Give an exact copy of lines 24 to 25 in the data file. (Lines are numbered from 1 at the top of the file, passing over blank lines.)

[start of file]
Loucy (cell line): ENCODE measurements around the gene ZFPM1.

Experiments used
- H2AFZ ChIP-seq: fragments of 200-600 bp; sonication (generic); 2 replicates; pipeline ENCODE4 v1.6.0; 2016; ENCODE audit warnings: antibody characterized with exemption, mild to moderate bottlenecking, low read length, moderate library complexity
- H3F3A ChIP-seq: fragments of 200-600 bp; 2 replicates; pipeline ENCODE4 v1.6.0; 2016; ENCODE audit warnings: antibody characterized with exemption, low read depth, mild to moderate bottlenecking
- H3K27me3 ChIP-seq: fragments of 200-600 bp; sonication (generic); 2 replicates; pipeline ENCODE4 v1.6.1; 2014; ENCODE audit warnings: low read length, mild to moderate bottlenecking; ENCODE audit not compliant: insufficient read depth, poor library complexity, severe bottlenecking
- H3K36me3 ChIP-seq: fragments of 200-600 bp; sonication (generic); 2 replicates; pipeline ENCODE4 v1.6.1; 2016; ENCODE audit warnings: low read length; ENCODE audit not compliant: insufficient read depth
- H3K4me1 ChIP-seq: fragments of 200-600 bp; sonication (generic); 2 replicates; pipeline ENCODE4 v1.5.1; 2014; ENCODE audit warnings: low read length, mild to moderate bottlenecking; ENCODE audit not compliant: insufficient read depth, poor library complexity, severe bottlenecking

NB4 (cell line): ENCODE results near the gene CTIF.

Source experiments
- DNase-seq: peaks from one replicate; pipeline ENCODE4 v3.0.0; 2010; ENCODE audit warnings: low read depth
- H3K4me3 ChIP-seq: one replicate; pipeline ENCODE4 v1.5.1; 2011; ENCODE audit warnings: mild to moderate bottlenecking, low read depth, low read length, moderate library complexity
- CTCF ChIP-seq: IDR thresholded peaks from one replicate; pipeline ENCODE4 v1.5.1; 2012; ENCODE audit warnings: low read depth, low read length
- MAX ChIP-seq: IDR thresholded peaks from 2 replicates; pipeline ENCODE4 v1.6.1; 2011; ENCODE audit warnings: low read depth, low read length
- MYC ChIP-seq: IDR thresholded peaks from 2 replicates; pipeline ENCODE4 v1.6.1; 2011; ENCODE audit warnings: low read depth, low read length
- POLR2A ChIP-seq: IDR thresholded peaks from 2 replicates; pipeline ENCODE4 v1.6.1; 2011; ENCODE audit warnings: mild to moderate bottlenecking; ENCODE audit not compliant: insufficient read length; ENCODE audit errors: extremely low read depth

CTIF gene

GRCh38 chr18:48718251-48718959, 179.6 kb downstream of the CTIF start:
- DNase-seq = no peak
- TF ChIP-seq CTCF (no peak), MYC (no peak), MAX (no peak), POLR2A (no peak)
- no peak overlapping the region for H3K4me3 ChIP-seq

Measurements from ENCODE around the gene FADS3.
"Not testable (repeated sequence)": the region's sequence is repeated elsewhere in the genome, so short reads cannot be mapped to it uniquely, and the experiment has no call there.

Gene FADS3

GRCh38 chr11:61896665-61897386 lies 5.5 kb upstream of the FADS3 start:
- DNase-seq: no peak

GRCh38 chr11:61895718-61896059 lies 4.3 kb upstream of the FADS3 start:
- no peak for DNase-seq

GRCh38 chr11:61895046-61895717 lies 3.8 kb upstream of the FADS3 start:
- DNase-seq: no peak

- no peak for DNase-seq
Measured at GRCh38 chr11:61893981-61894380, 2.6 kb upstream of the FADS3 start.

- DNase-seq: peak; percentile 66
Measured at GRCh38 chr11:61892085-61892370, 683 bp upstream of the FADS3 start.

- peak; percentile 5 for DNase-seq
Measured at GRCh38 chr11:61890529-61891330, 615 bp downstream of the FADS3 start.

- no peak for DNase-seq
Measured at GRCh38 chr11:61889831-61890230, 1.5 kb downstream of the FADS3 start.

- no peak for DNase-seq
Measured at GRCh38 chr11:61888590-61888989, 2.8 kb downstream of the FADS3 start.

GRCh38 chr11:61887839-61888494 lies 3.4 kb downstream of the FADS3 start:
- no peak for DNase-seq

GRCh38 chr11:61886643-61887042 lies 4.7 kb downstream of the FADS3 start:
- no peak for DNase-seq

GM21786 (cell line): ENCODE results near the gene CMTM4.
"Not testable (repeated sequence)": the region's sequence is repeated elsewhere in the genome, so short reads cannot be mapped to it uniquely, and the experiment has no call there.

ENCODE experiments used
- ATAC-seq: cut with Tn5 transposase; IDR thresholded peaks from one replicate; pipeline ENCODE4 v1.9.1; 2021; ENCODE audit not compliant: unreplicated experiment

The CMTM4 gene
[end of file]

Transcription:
GRCh38 chr11:61896665-61897386 lies 5.5 kb upstream of the FADS3 start:
- DNase-seq: no peak